September 2009

For an audio recording, please click here.

There’s an old Jewish story that goes something like this: A rabbi was distressed at the lack of generosity among his congregants. So he prayed that the rich should give more charity to the poor.

“And has your prayer been answered?” asked his wife.

“Half of it was,” replied the rabbi. “The poor are willing to accept.”

As funny as the joke is, we know it wouldn’t be funny if it weren’t at least a little bit true.

There has not been a time in human history when generosity matched the need for it. The Torah reminds us of this in the book of Deuteronomy:

“For there will never cease to be needy ones in your land,” says Moses. Despite our best attempts, human beings will always be in need.

And so, says Moses, “I command you: open your hand to the poor and the needy kinsman in your land” (Deut. 15:11)

Patoach tiftach et yadcha — “Open, open your hand.” The Torah’s response to need is openness. It is generosity: The generosity of responsibility; the generosity of sacrifice; the generosity of Yom Kippur.

I would like to share with you today three stories about these themes–openness, generosity, responsibility, and sacrifice.


The Talmud presents three stories about Hillel the Elder (Hillel Hazaken) and his counterpart, Shammai, and their interactions with converts. In each of the stories, Hillel is generous and welcoming, where Shammai shoos them away.

In the first of these stories, the would-be convert comes to Shammai and asks him “How many Torahs do you have?” Shammai tells him there are two: the Written Torah and the Oral Torah. The convert tells Shammai he will convert to Judaism if he only needs to accept the Written Torah. Shammai “became furious with him and ejected him with a rebuke.” He then went to Hillel, who accepted him under the same conditions. Hillel began to teach him the Hebrew alphabet–aleph, bet, gimel, dalet, etc. The next day Hillel reversed the order, teaching the convert that dalet was first, gimel second, etc. The convert said to Hillel, “But yesterday you taught me the opposite!” Hillel responded: “Evidently you put your trust in me to teach you the alphabet. So trust me about the Oral Law as well.” (Babylonian Talmud Shabbat 31a)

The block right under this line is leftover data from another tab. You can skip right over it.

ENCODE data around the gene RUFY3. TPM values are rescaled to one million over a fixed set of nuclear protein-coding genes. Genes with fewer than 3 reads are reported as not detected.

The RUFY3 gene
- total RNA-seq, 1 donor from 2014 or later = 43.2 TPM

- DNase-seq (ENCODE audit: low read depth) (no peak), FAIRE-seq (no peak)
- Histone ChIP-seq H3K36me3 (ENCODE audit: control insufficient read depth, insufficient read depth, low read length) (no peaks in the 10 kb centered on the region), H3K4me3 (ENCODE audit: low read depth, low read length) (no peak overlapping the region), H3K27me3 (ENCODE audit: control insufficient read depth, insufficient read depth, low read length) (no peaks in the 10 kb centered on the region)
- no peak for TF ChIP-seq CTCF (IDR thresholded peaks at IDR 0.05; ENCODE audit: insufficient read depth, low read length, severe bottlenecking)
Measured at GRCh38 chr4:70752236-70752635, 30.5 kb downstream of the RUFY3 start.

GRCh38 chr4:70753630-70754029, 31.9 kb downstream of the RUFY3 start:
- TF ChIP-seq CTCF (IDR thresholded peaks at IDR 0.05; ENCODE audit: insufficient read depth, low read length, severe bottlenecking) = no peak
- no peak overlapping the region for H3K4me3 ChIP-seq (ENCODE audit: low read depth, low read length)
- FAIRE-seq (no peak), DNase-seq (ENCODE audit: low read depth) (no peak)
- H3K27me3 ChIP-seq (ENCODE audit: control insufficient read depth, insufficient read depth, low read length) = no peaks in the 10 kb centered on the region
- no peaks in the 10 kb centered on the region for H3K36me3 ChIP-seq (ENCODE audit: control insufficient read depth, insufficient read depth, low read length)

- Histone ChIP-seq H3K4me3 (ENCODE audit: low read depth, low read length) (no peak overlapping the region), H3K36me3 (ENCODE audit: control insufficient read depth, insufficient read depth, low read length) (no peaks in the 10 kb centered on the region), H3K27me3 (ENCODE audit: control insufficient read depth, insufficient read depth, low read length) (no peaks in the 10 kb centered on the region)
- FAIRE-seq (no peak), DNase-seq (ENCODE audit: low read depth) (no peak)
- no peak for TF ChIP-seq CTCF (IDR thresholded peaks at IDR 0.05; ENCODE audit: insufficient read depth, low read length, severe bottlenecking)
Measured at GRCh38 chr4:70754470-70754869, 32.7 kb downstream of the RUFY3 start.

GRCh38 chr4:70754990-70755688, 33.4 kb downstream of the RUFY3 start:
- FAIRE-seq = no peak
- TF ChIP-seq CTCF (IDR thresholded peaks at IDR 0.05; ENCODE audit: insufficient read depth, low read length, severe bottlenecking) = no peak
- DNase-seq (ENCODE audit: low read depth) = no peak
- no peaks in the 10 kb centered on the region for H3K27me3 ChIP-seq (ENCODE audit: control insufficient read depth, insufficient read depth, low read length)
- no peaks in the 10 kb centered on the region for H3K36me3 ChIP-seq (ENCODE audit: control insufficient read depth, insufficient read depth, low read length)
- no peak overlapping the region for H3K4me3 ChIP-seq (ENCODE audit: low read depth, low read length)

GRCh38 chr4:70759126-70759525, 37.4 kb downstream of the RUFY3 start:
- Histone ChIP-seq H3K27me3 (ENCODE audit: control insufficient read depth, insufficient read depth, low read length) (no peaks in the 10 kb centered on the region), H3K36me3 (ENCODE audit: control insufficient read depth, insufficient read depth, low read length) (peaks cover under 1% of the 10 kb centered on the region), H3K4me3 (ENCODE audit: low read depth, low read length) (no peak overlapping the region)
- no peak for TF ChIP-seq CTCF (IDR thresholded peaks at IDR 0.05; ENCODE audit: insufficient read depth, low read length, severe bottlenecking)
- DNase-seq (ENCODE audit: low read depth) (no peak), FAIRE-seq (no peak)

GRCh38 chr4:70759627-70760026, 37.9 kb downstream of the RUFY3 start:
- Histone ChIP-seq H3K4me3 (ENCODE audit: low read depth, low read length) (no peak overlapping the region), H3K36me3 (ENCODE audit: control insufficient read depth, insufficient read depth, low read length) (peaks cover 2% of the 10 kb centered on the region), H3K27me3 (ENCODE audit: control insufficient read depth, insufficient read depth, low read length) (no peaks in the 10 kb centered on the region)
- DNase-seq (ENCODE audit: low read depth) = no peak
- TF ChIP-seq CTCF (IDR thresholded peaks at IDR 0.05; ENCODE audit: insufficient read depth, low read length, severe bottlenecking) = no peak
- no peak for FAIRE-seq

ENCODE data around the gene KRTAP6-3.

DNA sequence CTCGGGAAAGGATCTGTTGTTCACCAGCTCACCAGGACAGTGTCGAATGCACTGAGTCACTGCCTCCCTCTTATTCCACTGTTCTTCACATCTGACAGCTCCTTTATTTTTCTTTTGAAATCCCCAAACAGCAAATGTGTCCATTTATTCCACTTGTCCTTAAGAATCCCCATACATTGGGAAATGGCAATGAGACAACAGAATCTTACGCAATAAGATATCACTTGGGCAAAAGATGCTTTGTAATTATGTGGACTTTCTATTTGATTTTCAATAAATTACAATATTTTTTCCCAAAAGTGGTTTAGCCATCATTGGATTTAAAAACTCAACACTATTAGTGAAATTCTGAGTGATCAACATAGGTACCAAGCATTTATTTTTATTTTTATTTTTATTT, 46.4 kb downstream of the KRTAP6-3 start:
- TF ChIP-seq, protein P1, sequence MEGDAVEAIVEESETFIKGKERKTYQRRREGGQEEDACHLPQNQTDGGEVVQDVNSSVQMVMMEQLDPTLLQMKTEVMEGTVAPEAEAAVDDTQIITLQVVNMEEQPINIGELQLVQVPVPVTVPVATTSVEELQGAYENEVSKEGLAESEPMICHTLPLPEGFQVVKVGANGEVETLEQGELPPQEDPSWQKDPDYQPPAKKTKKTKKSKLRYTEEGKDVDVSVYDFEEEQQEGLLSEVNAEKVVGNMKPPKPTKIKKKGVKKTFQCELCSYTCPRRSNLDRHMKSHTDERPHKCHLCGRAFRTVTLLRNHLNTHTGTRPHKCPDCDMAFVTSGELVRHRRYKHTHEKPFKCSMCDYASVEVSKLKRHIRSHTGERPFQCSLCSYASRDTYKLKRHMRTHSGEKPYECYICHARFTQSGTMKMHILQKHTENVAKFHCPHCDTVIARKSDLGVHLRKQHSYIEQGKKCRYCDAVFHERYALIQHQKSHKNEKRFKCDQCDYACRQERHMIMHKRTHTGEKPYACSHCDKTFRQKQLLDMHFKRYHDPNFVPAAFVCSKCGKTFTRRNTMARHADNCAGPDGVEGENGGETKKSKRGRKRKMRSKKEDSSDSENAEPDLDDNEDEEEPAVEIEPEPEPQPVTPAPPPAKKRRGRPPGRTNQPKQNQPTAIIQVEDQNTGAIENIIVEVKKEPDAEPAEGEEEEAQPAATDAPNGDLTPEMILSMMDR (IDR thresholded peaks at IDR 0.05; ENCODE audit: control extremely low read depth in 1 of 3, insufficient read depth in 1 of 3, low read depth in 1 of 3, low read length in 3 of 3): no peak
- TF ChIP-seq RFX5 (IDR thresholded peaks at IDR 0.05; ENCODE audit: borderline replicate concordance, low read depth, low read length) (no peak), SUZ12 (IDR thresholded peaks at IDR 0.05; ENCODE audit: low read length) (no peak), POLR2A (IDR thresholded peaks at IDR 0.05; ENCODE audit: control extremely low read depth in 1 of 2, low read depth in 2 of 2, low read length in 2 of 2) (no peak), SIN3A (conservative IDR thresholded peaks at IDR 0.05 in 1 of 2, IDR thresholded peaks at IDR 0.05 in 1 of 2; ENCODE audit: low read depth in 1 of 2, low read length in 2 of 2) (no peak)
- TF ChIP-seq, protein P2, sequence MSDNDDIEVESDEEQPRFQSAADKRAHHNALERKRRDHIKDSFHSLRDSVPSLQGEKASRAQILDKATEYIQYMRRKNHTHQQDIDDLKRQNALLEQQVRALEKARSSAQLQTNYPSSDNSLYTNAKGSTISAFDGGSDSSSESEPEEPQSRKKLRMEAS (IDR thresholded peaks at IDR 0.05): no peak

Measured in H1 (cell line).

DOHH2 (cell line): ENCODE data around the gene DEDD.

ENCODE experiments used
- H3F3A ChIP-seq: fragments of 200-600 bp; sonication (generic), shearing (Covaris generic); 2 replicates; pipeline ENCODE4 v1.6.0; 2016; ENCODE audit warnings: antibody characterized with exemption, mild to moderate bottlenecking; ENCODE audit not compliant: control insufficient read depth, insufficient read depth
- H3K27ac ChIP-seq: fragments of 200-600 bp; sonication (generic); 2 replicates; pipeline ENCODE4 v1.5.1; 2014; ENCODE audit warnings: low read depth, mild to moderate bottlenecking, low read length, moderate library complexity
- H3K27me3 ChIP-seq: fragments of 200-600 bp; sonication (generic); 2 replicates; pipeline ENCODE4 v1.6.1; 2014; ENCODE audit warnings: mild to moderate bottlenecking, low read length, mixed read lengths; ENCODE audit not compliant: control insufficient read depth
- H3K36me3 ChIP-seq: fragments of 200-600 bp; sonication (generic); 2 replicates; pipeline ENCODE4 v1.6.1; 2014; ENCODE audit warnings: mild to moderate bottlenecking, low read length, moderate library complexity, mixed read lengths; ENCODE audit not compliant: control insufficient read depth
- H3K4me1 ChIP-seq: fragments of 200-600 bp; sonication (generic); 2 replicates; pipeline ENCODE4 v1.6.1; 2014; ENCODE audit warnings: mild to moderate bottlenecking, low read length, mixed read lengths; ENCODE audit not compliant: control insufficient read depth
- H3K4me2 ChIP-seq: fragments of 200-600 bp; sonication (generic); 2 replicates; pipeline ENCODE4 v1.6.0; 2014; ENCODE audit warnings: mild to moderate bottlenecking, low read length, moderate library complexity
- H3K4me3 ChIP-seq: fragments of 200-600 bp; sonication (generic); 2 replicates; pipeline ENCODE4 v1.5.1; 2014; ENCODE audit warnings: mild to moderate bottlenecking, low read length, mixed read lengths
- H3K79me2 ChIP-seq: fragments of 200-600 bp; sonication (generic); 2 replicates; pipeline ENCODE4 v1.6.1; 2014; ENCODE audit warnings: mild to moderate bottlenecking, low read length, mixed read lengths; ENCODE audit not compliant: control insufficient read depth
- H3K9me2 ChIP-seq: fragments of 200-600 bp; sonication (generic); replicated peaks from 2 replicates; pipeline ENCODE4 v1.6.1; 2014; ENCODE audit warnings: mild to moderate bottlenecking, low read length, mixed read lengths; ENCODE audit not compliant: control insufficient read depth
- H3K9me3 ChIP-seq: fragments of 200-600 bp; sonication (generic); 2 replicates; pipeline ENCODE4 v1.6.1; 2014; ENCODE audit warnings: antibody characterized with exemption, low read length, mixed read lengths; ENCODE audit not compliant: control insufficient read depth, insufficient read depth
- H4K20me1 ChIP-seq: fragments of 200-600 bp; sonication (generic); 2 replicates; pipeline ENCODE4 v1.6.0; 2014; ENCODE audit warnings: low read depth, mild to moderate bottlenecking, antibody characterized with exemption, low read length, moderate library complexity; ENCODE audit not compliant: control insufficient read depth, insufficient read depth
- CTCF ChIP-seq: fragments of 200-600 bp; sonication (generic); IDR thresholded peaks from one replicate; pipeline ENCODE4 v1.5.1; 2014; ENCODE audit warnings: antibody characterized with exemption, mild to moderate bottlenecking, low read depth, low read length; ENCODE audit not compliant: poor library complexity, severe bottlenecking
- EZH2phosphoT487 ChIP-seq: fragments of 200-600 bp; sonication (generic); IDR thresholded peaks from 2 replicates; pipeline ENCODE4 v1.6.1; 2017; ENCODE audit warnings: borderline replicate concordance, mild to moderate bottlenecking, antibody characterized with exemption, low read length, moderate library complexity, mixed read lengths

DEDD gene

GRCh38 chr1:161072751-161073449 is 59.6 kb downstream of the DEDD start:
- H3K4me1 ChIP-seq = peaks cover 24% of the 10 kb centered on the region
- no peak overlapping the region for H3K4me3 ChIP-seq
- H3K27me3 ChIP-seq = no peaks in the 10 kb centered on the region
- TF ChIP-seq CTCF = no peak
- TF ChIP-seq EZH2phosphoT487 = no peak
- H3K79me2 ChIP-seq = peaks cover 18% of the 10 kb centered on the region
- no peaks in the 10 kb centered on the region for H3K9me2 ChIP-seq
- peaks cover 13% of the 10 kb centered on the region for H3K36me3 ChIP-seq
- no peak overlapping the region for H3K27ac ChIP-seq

We studied this story in our weekly staff Torah learning this morning. What stuck us as we read it was that Hillel is willing to establish a relationship, to build trust–faith–with the convert, and then to up the ante once trust is established. He is presented here as the consummate educator, the teacher who meets his student where the student is, and on the basis of a trusting relationship brings the student to greater knowledge and commitment.

Another story we studied this morning demonstrates a second aspect of trust: “One day Hillel the Elder was returning from a journey. As he approached his neighborhood he heard cries. He said, ‘I am confident that the cries do not come from my house.’ This is an illustration of the verse (Psalms 112:7), ‘He is not afraid of evil tidings, his heart is firm, he trusts in the Lord.'” (Avot d’Rebbe Natan 15:3)

Here Hillel is presented as someone with ultimate trust, or faith, in God. This can easily be mis-read as a kind of naive faith. I don’t think that’s what the text is trying to say. Hillel’s attitude towards life is calm and resilient; his first instinct is not to worry, but rather to firmly trust in the strength of his heart and the support of God.

Trust and faith thus figure prominently in both of these stories, as they do generally in the stories of Hillel. What makes Hillel such a compelling figure is his emunah, his faith. Not, as I stated earlier, a naive or blind faith, but rather a faith that leads him to act generously and graciously, to never lose his temper, to focus on the possibilities of human encounters rather than on their risks.

As we enter Shabbat Shuva and Yom Kippur, Hillel reminds us of the kind of person we aspire to be–patient, giving, and secure in his faith.

Shabbat shalom – Gemar chatima tova.

For an audio recording, click here.

How many of you are familiar with the children’s stories of Frog and Toad by Arnold Lobel? Frog and Toad are favorites of my kids. I have a hunch that Lobel drew some of his inspiration for them from the stories of the city of Chelm in Jewish folklore. They are humorous and usually reveal a moral lesson by way of something a little bit absurd.

One of my favorite Frog and Toad stories is called ‘Tomorrow.’ It goes like this: